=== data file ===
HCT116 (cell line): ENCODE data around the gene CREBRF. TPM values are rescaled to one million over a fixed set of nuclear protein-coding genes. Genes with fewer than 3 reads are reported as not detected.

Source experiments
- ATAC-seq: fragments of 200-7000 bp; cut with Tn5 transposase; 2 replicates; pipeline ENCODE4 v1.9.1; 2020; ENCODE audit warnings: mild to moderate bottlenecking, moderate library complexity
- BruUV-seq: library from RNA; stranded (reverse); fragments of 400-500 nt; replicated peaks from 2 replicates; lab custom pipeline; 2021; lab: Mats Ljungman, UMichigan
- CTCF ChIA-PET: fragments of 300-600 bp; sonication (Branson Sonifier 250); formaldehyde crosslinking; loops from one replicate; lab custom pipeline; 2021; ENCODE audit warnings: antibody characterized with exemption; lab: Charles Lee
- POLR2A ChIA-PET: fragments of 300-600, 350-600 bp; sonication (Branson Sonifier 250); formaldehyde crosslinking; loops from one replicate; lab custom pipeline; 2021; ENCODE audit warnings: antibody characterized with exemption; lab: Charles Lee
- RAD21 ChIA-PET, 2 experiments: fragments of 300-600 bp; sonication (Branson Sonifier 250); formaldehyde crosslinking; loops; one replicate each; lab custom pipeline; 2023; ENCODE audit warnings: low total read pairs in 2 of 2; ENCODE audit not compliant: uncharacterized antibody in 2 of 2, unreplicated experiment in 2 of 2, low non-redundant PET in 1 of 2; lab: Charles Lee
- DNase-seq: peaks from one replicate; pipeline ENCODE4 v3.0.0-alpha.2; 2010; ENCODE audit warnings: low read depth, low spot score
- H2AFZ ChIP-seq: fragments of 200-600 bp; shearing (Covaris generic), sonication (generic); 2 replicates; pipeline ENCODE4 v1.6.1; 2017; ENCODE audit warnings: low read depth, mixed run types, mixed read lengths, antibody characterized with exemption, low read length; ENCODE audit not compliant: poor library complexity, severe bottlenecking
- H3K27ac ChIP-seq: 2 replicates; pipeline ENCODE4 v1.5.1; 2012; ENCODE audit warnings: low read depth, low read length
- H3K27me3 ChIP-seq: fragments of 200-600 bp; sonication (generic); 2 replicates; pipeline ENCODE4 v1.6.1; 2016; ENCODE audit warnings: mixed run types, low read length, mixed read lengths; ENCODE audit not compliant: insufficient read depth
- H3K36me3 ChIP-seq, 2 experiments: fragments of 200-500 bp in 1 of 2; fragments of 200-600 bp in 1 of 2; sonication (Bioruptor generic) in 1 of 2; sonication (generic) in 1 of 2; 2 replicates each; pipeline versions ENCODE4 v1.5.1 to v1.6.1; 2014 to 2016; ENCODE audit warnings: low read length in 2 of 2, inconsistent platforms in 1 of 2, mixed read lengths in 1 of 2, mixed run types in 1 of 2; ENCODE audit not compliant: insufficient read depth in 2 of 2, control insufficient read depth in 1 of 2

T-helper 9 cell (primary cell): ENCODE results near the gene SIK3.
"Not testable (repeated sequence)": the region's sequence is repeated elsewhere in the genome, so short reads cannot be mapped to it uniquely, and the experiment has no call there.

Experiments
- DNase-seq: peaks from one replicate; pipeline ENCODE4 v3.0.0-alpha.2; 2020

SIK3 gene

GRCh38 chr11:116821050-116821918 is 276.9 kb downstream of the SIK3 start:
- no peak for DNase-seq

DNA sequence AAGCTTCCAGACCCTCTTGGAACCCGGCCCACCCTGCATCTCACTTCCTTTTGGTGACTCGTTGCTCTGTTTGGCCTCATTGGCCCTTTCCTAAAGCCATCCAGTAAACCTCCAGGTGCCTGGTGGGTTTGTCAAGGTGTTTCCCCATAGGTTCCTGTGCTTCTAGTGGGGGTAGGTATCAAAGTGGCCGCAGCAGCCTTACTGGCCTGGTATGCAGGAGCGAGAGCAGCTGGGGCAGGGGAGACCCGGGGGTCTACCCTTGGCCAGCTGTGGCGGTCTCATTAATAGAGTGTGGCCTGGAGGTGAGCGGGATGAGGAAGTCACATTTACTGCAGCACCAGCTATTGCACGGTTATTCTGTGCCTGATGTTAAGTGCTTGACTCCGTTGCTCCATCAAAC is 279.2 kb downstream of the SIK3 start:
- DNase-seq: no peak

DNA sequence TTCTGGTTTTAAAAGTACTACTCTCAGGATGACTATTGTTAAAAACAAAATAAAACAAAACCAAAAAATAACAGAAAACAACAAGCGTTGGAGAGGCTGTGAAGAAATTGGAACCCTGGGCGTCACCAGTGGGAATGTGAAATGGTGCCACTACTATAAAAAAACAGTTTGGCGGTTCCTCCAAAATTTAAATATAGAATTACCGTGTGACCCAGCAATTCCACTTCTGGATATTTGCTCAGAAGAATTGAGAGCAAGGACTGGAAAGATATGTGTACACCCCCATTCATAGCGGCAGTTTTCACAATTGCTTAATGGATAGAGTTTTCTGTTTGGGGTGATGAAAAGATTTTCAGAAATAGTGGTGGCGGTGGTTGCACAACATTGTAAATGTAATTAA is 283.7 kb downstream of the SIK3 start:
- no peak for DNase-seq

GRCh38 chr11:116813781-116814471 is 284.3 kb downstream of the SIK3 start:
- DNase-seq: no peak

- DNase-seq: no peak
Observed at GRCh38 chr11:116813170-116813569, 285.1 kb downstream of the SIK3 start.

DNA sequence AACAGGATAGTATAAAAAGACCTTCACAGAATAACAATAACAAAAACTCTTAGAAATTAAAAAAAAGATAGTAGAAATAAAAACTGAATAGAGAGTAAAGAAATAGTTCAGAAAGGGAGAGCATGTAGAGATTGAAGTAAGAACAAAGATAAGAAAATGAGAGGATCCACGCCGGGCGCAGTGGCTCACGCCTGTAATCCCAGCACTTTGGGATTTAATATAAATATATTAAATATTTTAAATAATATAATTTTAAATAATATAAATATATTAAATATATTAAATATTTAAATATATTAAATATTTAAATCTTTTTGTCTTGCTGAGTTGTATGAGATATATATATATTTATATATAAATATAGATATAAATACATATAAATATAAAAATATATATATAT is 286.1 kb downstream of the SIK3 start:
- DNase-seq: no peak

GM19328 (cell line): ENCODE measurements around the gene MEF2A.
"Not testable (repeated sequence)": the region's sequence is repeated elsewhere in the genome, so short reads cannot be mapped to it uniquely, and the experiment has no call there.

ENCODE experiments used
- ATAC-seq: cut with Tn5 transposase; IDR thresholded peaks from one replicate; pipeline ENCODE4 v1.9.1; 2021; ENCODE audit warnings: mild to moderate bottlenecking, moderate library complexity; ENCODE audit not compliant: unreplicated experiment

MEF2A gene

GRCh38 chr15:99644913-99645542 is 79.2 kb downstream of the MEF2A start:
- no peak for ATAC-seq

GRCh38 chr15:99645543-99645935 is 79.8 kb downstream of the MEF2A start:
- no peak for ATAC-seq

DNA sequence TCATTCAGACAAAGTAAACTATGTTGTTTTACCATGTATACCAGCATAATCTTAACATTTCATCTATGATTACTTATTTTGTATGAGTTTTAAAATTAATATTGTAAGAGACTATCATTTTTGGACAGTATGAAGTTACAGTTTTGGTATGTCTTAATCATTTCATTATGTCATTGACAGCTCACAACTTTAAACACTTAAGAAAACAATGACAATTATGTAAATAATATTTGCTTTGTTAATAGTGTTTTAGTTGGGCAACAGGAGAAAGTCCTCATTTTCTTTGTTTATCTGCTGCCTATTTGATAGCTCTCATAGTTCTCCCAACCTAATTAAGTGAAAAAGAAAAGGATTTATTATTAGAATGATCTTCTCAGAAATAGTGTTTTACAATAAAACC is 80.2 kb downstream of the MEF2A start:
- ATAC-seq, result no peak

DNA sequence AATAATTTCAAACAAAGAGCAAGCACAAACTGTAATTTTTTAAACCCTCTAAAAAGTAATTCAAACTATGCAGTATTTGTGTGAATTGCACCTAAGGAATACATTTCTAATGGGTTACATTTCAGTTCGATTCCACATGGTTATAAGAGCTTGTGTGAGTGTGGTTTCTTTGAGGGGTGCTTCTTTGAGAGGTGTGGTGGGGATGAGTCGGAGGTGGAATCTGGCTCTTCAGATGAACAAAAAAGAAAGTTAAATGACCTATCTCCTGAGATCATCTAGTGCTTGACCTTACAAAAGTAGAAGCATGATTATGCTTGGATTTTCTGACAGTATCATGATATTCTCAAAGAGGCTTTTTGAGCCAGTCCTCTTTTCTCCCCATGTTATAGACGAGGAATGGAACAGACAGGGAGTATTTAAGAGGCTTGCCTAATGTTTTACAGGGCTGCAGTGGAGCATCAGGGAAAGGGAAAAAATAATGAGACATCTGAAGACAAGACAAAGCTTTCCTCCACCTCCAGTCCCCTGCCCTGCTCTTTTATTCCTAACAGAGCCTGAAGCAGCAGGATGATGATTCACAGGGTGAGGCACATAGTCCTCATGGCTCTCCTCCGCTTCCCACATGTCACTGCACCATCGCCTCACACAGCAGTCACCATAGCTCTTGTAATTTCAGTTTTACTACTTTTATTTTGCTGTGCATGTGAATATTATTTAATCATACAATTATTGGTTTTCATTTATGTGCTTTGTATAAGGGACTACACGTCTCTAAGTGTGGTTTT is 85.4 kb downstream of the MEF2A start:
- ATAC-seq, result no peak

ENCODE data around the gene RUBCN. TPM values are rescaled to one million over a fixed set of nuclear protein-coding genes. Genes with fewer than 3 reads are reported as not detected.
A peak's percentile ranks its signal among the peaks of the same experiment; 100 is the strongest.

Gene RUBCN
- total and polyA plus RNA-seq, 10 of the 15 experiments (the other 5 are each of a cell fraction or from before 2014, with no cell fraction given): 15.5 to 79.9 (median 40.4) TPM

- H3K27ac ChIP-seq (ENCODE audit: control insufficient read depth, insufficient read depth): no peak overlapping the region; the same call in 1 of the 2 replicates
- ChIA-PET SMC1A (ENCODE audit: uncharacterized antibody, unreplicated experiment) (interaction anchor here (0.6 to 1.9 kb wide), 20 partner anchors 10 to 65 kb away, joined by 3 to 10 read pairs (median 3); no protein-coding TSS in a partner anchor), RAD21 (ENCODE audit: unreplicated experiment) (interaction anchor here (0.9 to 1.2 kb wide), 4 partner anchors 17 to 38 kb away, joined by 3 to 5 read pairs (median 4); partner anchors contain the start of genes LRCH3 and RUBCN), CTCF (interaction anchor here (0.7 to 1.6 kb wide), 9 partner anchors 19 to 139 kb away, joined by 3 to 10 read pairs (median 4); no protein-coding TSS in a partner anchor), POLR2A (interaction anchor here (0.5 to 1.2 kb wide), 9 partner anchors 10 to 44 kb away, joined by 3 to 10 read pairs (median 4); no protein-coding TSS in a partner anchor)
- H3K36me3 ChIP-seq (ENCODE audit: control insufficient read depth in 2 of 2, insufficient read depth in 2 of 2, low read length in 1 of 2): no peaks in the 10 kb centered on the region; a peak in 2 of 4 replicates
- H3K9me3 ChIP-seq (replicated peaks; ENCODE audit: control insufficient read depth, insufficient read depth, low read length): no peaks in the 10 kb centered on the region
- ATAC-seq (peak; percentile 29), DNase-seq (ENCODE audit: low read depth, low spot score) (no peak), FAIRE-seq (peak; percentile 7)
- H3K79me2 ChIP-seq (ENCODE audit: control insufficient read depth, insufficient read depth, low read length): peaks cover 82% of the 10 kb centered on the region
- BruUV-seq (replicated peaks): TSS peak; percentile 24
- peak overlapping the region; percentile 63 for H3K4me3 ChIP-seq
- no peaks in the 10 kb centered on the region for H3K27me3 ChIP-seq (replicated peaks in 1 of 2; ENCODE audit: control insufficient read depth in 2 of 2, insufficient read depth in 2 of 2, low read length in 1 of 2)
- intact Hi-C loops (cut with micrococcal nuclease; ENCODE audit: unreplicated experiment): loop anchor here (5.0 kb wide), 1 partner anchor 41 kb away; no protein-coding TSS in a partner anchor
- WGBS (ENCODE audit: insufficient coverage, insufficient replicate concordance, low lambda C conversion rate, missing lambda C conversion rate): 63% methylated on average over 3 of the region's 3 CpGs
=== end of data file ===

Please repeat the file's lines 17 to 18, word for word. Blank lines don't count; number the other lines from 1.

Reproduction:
SIK3 gene

GRCh38 chr11:116821050-116821918 is 276.9 kb downstream of the SIK3 start: